By Jamie L. LaReau, DETROIT FREE PRESS
July 22, 2019
The nation’s top vehicle safety watchdog lacks expertise to properly assess defects and must rely too much on car companies, safety advocates say.
They contend that the National Highway Traffic Safety Administration is reluctant to order recalls when it will face a legal fight because of its small staff and tight budget, and complain about the number of officials whose next job after NHTSA is in the auto industry.
But those were the “old days,” the agency’s boss told the Free Press last week. Since 2016, the agency has restructured, added staff with expertise in today’s car technology and become more proactive, she said. In fact, 2015-18 are the top four years for recalls in U.S. history.
“Automakers share information with us, but I don’t think we just hear information and hang up,” said Deputy Administrator Heidi King, who awaits Senate confirmation to be NHTSA administrator. “If there’s something I’m uncomfortable with, neither I nor anyone here is hesitant to pick up the phone and call and ask more questions. We take very seriously that we get it right.”
The proof lies in the future. In some of the biggest vehicle recalls in history, such as Firestone tires on Ford Explorer SUVs, Toyota’s unintended acceleration crisis, General Motors’ faulty ignition switches and Takata air bags, NHTSA did not take action until after crashes killed or injured many people.
“GM told them that the ignition switches were not an issue. Right,” said Janette Fennell, founder and president of safety advocacy agency KidsAndCars.org, referring to a defect ultimately linked to 124 deaths. “You don’t believe the fox when he’s in the henhouse.”
Said Sean Kane, president of Safety Research & Strategies, “They’re always going to be behind the curve. The big bang for this agency is setting good standards. That would help minimize the number of problems that would end up in the enforcement side or defect side.”
The Free Press examined NHTSA’s record and interviewed the agency’s top administrator in the wake of our Out of Gear investigation of Ford Motor Co.’s faulty transmissions on Focus and Fiesta sedans starting with the 2011 Fiesta. In that case, federal regulators in 2014 conferred with Ford and declined to launch a formal investigation or order a recall for transmission repairs, despite thousands of consumer complaints to the agency that included accounts of 50 injuries.
Typically, NHTSA does a defect investigation in cases of a loss of motive power — the energy used to drive the car — without warning to the driver that results in the inability to control the car, said Kane.
“But the waters are very muddy and inconsistent there,” said Kane, whose company has studied the Ford transmission problems.
“Ford would argue that the driver gets notice, a service light comes on,” said Kane. “NHTSA might accept that, even though that’s not adequate.”
Such a warning light was added to the Fiesta and Focus, but not until 2015 “to more easily satisfy NHTSA’s requirements,” Ford documents from the time show.
Kane said the agency would be reluctant to act because of the high cost of fixing the millions of cars with bad transmissions. Ford would likely resist, he said.
“Ultimately, NHTSA would have to litigate against a well-funded company that knows the issue inside and out. You’ve got a small agency, small staff and limited resources. Why would they want to pick that fight?” said Kane. “That’s why I say, if you’ve got a big enough defect, you’ll get away with it.”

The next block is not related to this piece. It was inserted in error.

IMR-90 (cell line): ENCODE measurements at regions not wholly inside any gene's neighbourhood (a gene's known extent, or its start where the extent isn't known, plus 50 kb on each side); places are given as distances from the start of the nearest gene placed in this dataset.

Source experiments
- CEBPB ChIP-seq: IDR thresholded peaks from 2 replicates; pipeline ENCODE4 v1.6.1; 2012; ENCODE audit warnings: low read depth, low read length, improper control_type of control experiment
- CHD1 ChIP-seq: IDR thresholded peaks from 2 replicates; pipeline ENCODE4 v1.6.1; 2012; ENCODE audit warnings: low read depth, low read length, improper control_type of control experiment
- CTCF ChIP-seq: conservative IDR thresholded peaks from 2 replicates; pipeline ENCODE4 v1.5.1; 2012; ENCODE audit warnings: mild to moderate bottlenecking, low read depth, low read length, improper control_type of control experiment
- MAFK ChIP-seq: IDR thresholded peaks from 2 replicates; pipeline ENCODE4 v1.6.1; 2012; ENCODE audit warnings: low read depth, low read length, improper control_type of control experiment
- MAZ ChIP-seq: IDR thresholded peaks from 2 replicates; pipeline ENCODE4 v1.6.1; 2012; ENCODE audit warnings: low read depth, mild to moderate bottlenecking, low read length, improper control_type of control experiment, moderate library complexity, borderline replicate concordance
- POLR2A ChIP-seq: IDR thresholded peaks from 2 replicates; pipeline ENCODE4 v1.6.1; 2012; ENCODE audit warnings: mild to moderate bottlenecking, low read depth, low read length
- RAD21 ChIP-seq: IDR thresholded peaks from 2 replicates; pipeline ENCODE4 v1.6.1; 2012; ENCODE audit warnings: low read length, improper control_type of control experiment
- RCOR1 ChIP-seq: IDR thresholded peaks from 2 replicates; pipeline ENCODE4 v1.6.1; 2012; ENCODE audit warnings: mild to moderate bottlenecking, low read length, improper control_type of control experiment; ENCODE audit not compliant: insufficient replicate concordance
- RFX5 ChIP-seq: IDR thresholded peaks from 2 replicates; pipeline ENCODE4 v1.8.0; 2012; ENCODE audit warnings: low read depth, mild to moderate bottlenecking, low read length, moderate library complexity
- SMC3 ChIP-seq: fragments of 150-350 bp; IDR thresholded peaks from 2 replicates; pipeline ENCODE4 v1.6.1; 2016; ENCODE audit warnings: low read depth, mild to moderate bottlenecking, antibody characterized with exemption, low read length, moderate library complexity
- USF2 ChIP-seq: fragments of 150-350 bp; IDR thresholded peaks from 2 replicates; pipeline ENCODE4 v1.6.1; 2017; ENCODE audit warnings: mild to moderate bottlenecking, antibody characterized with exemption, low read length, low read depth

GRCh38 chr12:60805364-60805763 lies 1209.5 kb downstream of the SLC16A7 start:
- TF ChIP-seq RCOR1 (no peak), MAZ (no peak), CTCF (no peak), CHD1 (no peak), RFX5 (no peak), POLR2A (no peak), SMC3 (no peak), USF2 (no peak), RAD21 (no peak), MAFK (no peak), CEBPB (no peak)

Throw money at it
NHTSA leadership says the agency has become more proactive.
Last year, the agency received 65,000 consumer vehicle questionnaires, about 29,000 of which were safety complaints, said King, who has based her career on risk-management and previously worked as an emergency medical technician who has “held the hands of car-crash victims.”
Since 2016, NHTSA has been revamping its processes to be more proactive in tackling safety problems, honing a more robust and consistent process, said King. The result has been fewer open investigations into potential safety defects because the problems get recalled and fixed, said King. NHTSA presently has 63 open investigations, she said. Last year, the agency oversaw 914 vehicle recalls of a total of 29 million vehicles. In 2017, it oversaw 810 recalls impacting 31 million cars, it said.
Under the recall system, automakers issue voluntary recalls that account for the vast majority of such actions. NHTSA can order recalls if it sees a safety risk and the automaker hasn’t acted, though that can be subject to litigation.
“We’re seeing fewer things going to formal investigation because things are going to recall sooner. Once it goes to recall, it’s overseen by NHTSA,” said King. “In many cases, we work closely with the manufacturer to raise consumer awareness that the fix is free and fast.”
In 2016, for example, NHTSA launched a compliance assistance hotline to educate automakers on safety standards. More automakers are working with their suppliers on recalls now than in the past, she said. The agency has added staff and is hiring to include more engineers and consultants with expertise to “make sure we keep up with changing technology,” King said.
“The way we review things now: Members of the team review one another’s work and there’s a culture of open challenge,” King said. “Then, once a week, there is a further level of challenging by looking at the things that are bubbling up in the owners’ reviews.”
The agency falls under the Department of Transportation, which also oversees airlines, railroads, trucking, water transit and highway infrastructure to name a few. While the majority of transportation-related fatalities happen in cars, NHTSA gets only 1%-2% of DOT’s budget. Last year, the DOT’s total budget was $76 billion and NHTSA got just $899 million, according to DOT’s website. By comparison, the airline industry got $16 billion.
“Put your money where your problems are,” said Fennell, president of KidsAndCars.org. “This has been going on for decades.The budget goes to other agencies.”
The agency’s budget has been flat over the past few years, but Congress gave it more than requested, King said. It has a big enough budget to effectively do the job largely because the burden to identify a safety defect and initiate a recall lies on the automaker, said King.
“We are an aggressive safety oversight agency,” said King. “That is part of the reason why our budget is lower. We have the investigators who have the ability to bring in information from the manufacturers so we don’t have to do all the research ourselves. If I needed more money, I’d ask for it.”